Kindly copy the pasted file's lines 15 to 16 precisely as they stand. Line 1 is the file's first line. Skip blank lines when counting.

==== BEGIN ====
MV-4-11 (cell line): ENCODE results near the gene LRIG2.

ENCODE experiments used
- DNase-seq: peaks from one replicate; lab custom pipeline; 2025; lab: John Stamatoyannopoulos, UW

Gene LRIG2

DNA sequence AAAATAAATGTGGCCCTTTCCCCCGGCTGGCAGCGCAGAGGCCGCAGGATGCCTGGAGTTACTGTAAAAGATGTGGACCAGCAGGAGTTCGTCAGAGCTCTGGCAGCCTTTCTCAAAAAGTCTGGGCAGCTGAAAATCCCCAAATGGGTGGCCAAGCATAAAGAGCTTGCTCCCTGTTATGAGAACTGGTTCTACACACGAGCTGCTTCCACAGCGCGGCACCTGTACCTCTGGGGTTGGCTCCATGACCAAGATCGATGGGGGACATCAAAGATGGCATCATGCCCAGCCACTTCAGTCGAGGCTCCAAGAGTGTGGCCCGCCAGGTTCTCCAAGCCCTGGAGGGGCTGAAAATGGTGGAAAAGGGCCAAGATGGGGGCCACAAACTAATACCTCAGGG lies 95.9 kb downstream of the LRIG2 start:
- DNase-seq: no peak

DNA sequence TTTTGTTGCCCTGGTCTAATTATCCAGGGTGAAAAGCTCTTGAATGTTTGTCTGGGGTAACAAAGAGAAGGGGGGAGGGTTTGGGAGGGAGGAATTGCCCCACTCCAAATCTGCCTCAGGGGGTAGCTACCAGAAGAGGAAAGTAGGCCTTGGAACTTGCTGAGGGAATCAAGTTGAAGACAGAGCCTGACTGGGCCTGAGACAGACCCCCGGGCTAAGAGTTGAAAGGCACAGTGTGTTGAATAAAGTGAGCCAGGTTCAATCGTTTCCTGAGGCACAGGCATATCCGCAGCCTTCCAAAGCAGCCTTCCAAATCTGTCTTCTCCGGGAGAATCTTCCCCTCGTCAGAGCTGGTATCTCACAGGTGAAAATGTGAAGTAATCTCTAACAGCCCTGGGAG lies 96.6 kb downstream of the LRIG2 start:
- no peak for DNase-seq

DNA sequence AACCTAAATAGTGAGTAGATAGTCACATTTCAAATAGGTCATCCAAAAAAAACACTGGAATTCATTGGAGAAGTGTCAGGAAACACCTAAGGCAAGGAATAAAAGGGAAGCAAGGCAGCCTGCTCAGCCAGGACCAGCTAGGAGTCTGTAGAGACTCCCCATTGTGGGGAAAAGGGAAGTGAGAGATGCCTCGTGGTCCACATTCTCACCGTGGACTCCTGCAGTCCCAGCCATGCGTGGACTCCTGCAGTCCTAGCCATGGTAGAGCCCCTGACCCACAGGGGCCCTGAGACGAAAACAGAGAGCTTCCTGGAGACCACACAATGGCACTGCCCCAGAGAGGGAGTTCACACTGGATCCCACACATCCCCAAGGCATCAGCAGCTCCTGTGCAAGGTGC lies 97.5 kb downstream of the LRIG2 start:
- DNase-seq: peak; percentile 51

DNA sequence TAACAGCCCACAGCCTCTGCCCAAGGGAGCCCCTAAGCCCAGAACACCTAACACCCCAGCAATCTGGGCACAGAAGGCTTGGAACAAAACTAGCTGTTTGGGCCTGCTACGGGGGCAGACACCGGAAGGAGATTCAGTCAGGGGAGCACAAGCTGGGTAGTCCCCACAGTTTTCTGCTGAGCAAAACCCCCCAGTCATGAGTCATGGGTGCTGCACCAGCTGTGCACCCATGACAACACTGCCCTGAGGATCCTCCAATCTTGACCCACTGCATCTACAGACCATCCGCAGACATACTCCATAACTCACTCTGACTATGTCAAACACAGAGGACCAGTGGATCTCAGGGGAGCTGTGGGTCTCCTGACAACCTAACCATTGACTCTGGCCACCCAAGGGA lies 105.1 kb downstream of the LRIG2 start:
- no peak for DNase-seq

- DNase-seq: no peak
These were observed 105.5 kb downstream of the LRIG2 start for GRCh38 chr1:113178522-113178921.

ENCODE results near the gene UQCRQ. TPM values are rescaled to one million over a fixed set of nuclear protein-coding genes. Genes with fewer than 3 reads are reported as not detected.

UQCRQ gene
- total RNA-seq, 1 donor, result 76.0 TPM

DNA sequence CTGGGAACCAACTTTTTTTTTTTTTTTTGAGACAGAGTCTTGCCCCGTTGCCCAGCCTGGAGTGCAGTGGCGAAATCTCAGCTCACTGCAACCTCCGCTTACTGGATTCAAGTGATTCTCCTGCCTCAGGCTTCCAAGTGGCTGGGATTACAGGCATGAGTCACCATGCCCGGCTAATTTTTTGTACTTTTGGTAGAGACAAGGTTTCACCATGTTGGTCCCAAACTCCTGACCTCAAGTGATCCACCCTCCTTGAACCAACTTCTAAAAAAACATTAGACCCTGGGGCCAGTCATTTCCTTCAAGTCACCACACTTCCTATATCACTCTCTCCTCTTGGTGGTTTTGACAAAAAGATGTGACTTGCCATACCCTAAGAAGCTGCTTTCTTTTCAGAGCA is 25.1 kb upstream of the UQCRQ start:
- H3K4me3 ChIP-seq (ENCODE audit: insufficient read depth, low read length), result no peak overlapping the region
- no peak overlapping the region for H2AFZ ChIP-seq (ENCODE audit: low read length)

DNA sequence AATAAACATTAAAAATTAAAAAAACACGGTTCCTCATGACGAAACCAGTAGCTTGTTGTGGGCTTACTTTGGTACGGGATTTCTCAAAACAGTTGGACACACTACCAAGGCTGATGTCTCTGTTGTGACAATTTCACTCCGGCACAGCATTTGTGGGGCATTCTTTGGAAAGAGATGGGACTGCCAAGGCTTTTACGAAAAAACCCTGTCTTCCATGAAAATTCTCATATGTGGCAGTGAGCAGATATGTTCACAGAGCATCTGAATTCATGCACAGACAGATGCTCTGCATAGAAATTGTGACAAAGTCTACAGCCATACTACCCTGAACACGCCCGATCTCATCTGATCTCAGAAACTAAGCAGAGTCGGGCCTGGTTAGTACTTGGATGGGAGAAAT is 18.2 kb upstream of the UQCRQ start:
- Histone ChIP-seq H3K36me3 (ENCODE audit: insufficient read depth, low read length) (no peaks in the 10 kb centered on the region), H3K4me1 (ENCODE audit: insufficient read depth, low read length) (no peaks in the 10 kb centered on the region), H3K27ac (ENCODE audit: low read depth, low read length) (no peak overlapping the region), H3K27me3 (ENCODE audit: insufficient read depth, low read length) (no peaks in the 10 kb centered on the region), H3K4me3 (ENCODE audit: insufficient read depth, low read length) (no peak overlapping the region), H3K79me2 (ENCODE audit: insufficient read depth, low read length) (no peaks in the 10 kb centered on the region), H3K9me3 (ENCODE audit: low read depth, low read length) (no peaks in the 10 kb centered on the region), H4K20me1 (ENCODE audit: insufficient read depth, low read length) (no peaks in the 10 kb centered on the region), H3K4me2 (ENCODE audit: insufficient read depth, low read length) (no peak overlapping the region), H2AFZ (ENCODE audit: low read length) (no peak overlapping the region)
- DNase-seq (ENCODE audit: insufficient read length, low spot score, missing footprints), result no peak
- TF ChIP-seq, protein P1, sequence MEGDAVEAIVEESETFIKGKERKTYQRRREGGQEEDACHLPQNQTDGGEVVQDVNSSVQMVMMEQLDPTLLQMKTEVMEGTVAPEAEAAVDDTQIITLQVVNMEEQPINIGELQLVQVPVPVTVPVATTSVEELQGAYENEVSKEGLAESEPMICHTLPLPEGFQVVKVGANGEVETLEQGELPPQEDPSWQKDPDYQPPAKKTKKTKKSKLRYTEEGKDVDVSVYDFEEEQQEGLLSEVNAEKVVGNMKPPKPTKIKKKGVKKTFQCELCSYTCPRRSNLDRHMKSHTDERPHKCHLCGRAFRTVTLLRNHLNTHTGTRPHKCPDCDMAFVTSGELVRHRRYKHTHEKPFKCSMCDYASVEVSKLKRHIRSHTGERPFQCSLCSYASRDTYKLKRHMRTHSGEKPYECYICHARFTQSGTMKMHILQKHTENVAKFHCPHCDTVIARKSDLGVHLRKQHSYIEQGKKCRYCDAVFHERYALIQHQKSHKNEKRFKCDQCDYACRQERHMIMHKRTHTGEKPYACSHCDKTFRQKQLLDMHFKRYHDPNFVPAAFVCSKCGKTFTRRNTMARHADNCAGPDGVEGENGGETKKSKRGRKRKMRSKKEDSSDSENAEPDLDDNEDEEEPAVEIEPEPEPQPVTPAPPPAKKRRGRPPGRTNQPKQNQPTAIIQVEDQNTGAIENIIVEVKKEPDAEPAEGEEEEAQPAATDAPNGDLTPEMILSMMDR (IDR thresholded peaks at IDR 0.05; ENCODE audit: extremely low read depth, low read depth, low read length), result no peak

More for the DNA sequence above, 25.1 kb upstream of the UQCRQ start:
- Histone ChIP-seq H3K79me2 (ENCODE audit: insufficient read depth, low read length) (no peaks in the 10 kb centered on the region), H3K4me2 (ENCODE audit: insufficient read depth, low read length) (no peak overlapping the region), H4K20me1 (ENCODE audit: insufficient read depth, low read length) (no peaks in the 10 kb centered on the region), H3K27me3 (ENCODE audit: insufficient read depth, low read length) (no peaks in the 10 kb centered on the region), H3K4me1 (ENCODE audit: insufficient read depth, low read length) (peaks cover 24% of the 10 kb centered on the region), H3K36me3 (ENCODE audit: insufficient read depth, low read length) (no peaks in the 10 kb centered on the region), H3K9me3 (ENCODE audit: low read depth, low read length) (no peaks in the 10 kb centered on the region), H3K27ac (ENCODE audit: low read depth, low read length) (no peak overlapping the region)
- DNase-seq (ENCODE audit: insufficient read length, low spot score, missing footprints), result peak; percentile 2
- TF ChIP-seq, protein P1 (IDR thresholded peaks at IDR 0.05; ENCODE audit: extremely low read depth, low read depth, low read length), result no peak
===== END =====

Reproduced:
ENCODE results near the gene UQCRQ. TPM values are rescaled to one million over a fixed set of nuclear protein-coding genes. Genes with fewer than 3 reads are reported as not detected.

UQCRQ gene